Glucagon regulates glucose and lipid metabolism and also promotes weight loss. Thus, therapeutics stimulating glucagon-receptor (GCGR) signaling are promising for obesity treatment; however, the underlying mechanism(s) have yet to be fully elucidated. We previously identified that hepatic GCGR signaling increases circulating Fibroblast Growth Factor 21 (FGF21), a potent regulator of energy balance. We reported that mice deficient for liver Fgf21 are partially resistant to GCGR-mediated weight loss, implicating FGF21 as a regulator of glucagon’s weight-loss effects. FGF21 signaling requires an obligate co-receptor (B-Klotho, KLB), with expression limited to adipose tissue, liver, pancreas, and brain. We hypothesized that the GCGR-FGF21 system mediates weight loss through a central mechanism. Mice deficient for neuronal Klb (Klb∆CNS) exhibit a partial reduction in body weight with chronic GCGR-agonism (via IUB288) compared to controls (p<0.0001), supporting a role for central FGF21 signaling in GCGR-mediated weight loss. Substantiating these results, mice with central KLB inhibition via a pharmacological KLB antagonist (1153) also display partial weight loss (p<0.0001). Central KLB, however, is dispensable for GCGR-mediated improvements in plasma cholesterol and liver triglycerides. Together, these data suggest GCGR-agonism mediates part of its weight loss properties through central KLB and has implications for future treatments against obesity and metabolic syndrome.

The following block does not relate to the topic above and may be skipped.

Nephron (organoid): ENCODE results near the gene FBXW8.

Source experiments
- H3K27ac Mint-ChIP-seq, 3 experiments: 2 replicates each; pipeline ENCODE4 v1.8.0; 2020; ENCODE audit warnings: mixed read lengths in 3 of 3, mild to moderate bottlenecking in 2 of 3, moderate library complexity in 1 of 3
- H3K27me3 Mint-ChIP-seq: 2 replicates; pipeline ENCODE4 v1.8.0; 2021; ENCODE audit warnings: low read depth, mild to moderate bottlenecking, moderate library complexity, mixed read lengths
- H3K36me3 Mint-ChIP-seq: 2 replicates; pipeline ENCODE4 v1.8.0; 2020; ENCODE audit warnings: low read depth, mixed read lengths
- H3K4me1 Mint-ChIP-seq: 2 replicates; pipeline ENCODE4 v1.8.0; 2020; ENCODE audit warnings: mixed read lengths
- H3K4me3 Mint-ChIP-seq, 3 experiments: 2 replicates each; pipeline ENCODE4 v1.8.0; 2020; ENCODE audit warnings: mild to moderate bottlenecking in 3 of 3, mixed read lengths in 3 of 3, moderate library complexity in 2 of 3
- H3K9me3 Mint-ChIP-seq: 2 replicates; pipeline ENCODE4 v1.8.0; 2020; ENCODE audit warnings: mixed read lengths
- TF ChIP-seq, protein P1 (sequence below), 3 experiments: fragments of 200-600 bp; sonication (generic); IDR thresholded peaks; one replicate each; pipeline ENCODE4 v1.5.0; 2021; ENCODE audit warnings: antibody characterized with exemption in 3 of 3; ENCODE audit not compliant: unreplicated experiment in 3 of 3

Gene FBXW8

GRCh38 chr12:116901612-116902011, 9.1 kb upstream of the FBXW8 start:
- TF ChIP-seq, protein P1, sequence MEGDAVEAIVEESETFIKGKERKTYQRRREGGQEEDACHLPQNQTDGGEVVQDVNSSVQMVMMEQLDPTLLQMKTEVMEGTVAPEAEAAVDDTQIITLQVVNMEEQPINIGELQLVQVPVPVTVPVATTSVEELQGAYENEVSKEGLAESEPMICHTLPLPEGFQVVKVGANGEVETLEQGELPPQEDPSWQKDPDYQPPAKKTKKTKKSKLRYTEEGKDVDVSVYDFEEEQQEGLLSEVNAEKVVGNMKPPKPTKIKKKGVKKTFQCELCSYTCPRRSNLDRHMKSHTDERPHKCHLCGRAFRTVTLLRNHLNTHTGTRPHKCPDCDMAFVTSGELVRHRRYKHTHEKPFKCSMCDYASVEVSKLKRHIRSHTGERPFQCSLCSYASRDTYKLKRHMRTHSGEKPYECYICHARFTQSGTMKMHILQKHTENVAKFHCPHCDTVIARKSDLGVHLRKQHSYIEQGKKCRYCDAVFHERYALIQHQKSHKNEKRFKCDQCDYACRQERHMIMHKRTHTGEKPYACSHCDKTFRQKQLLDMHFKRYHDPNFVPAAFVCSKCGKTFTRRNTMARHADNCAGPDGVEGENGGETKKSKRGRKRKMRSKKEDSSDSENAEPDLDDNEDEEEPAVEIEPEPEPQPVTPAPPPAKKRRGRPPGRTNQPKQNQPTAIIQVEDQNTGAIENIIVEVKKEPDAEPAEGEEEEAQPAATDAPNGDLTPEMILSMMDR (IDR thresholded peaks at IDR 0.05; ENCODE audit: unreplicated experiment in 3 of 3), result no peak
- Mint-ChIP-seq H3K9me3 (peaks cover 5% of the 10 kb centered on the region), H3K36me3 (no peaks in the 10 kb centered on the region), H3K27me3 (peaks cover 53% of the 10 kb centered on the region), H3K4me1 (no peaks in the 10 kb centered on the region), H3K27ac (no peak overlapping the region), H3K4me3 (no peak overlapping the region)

Shelly R. Nason, Jessica P. Antipenko, Natalie Presedo, Stephen E. Cunningham, Tanya H. Pierre, Teayoun Kim, Jodi R. Paul, Cassie L. Holleman, Martin E. Young, Karen L. Gamble, Brian Finan, Richard DiMarchi, Chad S. Hunter, Alexei Kharitonenkov, Kirk M. Habegger